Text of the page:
While the UK personal lines motor market is competitive by nature, rising costs for insurers have not helped the situation.

For example, the ABI noted earlier this month (11 August 2023) that insurers paid out £2.4bn in all motor insurance claims – including theft, vehicle repairs and personal injury – in the first quarter of this year, up 14% from Q1 2022.

It added that the cost of vehicle repairs had leapt by 33% year-on-year to £1.5bn, the highest figure since the ABI started collecting this data back in 2013.

In turn, insurers have had to bump up the prices of premiums – the ABI revealed that the average price paid for private comprehensive motor insurance surged 21% to £511 in Q2 2023, the highest level since records started in 2012.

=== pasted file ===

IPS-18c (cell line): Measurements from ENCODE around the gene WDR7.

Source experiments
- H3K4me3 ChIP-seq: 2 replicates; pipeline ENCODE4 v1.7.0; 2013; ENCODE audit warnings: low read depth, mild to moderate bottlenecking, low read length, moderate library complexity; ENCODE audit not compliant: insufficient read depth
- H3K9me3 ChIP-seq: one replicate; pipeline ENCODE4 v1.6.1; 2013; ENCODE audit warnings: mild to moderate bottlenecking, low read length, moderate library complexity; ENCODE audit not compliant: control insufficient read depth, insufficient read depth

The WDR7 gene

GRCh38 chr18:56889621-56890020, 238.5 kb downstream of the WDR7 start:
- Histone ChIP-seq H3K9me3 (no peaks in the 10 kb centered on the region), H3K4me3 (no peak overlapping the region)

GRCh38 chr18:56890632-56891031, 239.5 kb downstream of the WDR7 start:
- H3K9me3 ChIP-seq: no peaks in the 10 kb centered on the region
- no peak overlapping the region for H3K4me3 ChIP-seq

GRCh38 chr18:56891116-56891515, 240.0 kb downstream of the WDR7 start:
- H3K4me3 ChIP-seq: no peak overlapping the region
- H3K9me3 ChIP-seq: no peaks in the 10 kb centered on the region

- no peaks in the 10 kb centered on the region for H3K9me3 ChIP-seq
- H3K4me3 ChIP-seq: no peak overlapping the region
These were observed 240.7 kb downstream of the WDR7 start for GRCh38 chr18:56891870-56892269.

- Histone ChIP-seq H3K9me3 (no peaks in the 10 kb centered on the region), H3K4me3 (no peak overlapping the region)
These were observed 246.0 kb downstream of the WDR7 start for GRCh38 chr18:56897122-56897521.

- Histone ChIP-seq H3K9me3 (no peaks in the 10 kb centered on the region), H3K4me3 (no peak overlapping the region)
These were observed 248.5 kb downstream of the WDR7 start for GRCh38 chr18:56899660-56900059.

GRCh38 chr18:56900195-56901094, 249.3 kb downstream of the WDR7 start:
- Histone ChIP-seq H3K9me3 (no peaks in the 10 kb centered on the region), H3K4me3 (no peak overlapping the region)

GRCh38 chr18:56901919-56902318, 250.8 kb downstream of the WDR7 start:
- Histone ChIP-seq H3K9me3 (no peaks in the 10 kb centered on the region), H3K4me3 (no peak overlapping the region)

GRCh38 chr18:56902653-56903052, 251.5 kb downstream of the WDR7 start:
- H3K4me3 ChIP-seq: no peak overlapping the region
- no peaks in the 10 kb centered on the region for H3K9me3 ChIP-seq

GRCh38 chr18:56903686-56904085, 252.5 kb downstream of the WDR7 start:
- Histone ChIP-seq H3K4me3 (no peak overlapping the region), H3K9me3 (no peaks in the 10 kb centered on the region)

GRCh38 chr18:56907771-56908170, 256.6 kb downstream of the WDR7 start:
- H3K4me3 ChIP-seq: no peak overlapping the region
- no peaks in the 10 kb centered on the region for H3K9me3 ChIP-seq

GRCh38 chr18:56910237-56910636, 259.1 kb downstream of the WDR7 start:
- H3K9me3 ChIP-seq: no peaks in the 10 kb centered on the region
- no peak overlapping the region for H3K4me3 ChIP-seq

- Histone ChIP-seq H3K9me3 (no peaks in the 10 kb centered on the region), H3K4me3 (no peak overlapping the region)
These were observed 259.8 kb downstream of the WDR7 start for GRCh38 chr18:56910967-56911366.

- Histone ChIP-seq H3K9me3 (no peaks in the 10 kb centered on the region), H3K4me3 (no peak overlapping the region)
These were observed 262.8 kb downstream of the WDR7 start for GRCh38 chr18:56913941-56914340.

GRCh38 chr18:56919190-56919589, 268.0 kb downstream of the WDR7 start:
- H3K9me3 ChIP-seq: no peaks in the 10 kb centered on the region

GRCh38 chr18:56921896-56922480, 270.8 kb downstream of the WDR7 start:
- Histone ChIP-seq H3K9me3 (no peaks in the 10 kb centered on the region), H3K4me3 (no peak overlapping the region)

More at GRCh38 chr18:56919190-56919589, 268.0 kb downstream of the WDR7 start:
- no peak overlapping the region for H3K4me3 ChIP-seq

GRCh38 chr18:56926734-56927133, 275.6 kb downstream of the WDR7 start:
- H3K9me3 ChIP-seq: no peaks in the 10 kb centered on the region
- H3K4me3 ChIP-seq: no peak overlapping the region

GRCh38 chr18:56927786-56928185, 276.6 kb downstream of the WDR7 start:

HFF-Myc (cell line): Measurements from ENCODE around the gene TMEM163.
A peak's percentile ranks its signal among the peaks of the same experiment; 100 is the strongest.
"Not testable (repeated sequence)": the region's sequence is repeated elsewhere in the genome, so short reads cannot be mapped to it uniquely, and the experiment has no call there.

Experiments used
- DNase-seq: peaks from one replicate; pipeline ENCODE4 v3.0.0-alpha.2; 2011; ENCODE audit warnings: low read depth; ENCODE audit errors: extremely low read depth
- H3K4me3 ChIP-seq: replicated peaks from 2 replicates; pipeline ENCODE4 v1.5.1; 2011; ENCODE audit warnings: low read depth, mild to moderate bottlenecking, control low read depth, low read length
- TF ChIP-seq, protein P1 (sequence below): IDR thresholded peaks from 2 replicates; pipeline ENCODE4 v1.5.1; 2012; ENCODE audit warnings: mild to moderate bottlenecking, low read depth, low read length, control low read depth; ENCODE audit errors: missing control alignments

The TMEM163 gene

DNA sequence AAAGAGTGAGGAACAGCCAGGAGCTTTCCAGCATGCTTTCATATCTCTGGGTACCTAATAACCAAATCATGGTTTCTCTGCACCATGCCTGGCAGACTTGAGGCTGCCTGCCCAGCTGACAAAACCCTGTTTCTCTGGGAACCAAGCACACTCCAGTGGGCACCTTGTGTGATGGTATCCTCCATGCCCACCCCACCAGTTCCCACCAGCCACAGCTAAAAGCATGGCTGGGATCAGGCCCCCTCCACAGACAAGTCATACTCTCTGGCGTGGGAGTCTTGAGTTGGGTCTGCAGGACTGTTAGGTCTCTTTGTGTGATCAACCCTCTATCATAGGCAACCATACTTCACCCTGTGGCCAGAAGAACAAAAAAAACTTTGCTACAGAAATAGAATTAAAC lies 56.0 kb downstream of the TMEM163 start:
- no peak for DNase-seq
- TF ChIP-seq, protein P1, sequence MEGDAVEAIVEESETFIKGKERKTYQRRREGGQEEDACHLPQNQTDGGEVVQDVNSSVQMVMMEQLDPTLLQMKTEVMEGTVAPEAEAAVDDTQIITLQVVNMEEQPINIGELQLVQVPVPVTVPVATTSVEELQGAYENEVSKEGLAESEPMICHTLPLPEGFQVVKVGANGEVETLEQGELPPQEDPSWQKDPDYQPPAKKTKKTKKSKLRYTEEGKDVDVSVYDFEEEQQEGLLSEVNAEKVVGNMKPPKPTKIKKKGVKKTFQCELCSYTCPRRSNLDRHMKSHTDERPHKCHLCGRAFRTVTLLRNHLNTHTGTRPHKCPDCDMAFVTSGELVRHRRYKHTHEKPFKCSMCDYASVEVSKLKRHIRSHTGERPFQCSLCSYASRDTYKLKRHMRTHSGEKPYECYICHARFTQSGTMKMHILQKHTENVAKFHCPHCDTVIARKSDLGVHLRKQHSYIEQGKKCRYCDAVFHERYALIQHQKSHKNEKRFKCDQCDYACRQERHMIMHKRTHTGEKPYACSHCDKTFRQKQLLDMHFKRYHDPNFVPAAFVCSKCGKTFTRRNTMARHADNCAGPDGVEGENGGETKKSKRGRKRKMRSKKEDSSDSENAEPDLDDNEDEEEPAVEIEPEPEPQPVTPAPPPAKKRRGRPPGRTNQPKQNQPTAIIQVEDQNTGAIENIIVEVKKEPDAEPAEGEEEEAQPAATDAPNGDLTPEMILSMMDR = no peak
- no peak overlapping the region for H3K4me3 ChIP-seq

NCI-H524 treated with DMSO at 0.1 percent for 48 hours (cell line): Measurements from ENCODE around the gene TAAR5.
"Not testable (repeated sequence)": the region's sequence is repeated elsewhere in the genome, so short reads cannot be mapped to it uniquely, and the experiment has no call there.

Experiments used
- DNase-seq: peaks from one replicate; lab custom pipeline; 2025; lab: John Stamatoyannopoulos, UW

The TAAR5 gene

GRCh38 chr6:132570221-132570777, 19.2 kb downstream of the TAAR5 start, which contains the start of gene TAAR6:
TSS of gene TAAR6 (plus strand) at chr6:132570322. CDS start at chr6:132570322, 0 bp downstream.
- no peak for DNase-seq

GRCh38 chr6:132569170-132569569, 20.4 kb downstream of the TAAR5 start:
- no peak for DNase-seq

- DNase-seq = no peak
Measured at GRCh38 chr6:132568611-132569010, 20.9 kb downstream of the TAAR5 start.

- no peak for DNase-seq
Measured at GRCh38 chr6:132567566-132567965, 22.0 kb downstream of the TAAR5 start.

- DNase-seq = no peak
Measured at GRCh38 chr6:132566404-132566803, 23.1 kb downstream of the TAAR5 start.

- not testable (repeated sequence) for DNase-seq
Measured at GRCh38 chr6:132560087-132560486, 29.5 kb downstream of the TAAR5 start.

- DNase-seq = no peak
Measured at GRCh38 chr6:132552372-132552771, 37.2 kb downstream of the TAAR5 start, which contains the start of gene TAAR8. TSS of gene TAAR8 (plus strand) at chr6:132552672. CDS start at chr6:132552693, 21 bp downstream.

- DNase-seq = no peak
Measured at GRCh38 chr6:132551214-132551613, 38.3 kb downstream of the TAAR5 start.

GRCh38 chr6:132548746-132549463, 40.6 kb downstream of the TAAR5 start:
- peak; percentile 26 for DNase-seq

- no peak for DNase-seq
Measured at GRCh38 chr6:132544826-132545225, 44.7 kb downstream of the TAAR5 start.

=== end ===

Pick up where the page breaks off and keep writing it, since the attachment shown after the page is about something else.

Amid these pressures, consultancy Ernst and Young (EY) predicted that 2023 would see the UK motor insurance sector achieve a net combined ratio of 108.5%

And with Richard Reed, head of UK general insurance at EY, warning that there was a “need for the sector to rebalance its books”, a competitively priced premium can be difficult to achieve.

“It is a really tough market,” Chris Sandilands, partner at business consultancy Oxbow Partners, said.

“The market is going to be submitting an underwriting loss this year and even next year, it is only just going to get to break even, in our forecast.

“Undoubtedly, it is a very tough market to make money in.”

Stephen Kennedy, director of insurance pricing at pricing consultancy Pearson Ham, added that the FCA’s general insurance pricing reform had also made it harder to be competitive.

Introduced in January 2022, the reform aimed to protect consumers by abolishing price walking, preventing insurers from offering cheaper policies to new customers while increasing prices for existing policyholders.